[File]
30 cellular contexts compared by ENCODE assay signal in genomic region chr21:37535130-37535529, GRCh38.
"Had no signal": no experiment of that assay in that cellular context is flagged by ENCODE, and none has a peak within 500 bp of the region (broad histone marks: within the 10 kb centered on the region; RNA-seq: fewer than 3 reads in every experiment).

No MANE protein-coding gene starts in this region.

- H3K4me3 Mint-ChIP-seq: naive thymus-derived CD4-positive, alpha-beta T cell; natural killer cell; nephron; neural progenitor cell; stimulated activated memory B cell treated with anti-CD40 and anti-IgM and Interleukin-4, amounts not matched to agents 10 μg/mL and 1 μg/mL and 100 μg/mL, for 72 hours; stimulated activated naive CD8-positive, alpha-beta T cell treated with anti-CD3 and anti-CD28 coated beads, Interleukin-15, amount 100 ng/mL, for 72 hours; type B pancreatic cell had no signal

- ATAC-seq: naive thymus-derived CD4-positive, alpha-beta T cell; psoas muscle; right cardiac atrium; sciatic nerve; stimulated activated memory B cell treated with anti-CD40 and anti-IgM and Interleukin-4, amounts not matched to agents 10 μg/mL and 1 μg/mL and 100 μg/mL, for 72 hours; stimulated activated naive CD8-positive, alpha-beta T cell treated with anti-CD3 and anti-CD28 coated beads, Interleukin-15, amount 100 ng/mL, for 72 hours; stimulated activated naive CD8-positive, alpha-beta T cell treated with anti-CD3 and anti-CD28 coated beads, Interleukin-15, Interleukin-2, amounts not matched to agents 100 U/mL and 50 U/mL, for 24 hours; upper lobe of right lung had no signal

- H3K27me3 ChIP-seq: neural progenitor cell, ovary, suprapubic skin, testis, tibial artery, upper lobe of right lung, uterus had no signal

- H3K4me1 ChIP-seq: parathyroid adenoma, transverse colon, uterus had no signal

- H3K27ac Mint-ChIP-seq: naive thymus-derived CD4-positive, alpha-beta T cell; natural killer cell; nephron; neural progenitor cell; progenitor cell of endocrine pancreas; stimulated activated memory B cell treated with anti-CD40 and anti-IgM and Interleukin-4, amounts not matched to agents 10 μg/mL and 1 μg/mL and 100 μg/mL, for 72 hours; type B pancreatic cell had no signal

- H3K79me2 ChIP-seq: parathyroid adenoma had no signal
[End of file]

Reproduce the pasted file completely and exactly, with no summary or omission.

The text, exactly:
30 cellular contexts compared by ENCODE assay signal in genomic region chr21:37535130-37535529, GRCh38.
"Had no signal": no experiment of that assay in that cellular context is flagged by ENCODE, and none has a peak within 500 bp of the region (broad histone marks: within the 10 kb centered on the region; RNA-seq: fewer than 3 reads in every experiment).

No MANE protein-coding gene starts in this region.

- H3K4me3 Mint-ChIP-seq: naive thymus-derived CD4-positive, alpha-beta T cell; natural killer cell; nephron; neural progenitor cell; stimulated activated memory B cell treated with anti-CD40 and anti-IgM and Interleukin-4, amounts not matched to agents 10 μg/mL and 1 μg/mL and 100 μg/mL, for 72 hours; stimulated activated naive CD8-positive, alpha-beta T cell treated with anti-CD3 and anti-CD28 coated beads, Interleukin-15, amount 100 ng/mL, for 72 hours; type B pancreatic cell had no signal

- ATAC-seq: naive thymus-derived CD4-positive, alpha-beta T cell; psoas muscle; right cardiac atrium; sciatic nerve; stimulated activated memory B cell treated with anti-CD40 and anti-IgM and Interleukin-4, amounts not matched to agents 10 μg/mL and 1 μg/mL and 100 μg/mL, for 72 hours; stimulated activated naive CD8-positive, alpha-beta T cell treated with anti-CD3 and anti-CD28 coated beads, Interleukin-15, amount 100 ng/mL, for 72 hours; stimulated activated naive CD8-positive, alpha-beta T cell treated with anti-CD3 and anti-CD28 coated beads, Interleukin-15, Interleukin-2, amounts not matched to agents 100 U/mL and 50 U/mL, for 24 hours; upper lobe of right lung had no signal

- H3K27me3 ChIP-seq: neural progenitor cell, ovary, suprapubic skin, testis, tibial artery, upper lobe of right lung, uterus had no signal

- H3K4me1 ChIP-seq: parathyroid adenoma, transverse colon, uterus had no signal

- H3K27ac Mint-ChIP-seq: naive thymus-derived CD4-positive, alpha-beta T cell; natural killer cell; nephron; neural progenitor cell; progenitor cell of endocrine pancreas; stimulated activated memory B cell treated with anti-CD40 and anti-IgM and Interleukin-4, amounts not matched to agents 10 μg/mL and 1 μg/mL and 100 μg/mL, for 72 hours; type B pancreatic cell had no signal

- H3K79me2 ChIP-seq: parathyroid adenoma had no signal